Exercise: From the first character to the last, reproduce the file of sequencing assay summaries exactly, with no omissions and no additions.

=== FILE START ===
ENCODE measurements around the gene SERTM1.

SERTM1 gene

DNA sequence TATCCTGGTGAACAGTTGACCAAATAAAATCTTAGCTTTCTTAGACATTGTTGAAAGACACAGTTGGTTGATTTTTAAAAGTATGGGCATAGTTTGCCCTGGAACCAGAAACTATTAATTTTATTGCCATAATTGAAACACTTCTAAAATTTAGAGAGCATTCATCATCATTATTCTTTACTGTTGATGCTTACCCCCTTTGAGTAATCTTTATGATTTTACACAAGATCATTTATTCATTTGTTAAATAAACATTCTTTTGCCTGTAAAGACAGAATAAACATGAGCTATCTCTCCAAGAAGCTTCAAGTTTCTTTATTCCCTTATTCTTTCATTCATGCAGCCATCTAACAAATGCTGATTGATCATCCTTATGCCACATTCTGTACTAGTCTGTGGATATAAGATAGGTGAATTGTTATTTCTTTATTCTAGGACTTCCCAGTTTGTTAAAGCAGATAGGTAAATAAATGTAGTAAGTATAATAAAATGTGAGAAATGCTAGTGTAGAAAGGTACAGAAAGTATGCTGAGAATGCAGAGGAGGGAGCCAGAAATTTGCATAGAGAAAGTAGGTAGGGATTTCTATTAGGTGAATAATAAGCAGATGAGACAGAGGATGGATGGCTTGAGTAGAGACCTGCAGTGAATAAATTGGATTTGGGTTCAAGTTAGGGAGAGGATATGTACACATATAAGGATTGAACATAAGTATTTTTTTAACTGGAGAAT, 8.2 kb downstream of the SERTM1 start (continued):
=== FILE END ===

ENCODE measurements around the gene SERTM1.

SERTM1 gene

DNA sequence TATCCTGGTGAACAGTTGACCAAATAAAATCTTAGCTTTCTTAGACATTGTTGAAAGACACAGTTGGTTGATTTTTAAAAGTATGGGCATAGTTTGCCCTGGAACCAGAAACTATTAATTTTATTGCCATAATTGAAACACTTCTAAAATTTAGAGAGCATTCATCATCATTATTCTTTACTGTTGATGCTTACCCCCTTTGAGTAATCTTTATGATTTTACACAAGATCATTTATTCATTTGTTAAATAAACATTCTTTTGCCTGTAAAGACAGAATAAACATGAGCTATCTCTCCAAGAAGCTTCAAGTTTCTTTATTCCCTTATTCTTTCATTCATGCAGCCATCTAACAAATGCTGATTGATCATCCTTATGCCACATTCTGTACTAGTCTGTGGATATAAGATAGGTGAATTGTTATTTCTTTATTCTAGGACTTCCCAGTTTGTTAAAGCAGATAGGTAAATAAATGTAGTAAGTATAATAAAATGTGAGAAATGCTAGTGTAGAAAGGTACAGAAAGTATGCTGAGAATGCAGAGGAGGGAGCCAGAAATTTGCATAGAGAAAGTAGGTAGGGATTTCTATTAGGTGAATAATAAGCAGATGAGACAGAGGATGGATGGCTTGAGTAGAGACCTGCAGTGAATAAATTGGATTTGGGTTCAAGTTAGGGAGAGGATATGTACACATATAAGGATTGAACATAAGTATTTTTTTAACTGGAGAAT, 8.2 kb downstream of the SERTM1 start (continued):